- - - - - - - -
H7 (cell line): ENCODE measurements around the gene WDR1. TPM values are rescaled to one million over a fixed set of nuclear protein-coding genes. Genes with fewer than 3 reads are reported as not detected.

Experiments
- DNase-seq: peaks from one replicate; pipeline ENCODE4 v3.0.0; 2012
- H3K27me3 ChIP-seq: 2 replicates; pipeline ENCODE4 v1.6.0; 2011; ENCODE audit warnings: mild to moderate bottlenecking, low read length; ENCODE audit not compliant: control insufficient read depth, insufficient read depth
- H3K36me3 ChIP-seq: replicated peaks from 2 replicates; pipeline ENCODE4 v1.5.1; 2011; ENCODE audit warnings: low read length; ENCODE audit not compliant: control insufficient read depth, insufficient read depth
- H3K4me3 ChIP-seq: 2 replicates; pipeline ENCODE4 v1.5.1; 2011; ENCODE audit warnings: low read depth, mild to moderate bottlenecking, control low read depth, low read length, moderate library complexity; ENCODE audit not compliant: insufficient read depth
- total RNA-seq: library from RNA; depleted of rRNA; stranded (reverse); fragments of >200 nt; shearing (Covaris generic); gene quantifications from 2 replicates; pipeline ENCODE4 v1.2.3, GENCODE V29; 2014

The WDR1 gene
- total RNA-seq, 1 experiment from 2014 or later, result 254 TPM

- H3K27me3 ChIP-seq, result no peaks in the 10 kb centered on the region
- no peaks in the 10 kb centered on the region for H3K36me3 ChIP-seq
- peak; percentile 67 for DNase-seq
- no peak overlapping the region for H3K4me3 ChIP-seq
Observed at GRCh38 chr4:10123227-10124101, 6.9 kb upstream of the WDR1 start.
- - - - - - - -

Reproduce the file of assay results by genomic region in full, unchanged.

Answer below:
H7 (cell line): ENCODE measurements around the gene WDR1. TPM values are rescaled to one million over a fixed set of nuclear protein-coding genes. Genes with fewer than 3 reads are reported as not detected.

Experiments
- DNase-seq: peaks from one replicate; pipeline ENCODE4 v3.0.0; 2012
- H3K27me3 ChIP-seq: 2 replicates; pipeline ENCODE4 v1.6.0; 2011; ENCODE audit warnings: mild to moderate bottlenecking, low read length; ENCODE audit not compliant: control insufficient read depth, insufficient read depth
- H3K36me3 ChIP-seq: replicated peaks from 2 replicates; pipeline ENCODE4 v1.5.1; 2011; ENCODE audit warnings: low read length; ENCODE audit not compliant: control insufficient read depth, insufficient read depth
- H3K4me3 ChIP-seq: 2 replicates; pipeline ENCODE4 v1.5.1; 2011; ENCODE audit warnings: low read depth, mild to moderate bottlenecking, control low read depth, low read length, moderate library complexity; ENCODE audit not compliant: insufficient read depth
- total RNA-seq: library from RNA; depleted of rRNA; stranded (reverse); fragments of >200 nt; shearing (Covaris generic); gene quantifications from 2 replicates; pipeline ENCODE4 v1.2.3, GENCODE V29; 2014

The WDR1 gene
- total RNA-seq, 1 experiment from 2014 or later, result 254 TPM

- H3K27me3 ChIP-seq, result no peaks in the 10 kb centered on the region
- no peaks in the 10 kb centered on the region for H3K36me3 ChIP-seq
- peak; percentile 67 for DNase-seq
- no peak overlapping the region for H3K4me3 ChIP-seq
Observed at GRCh38 chr4:10123227-10124101, 6.9 kb upstream of the WDR1 start.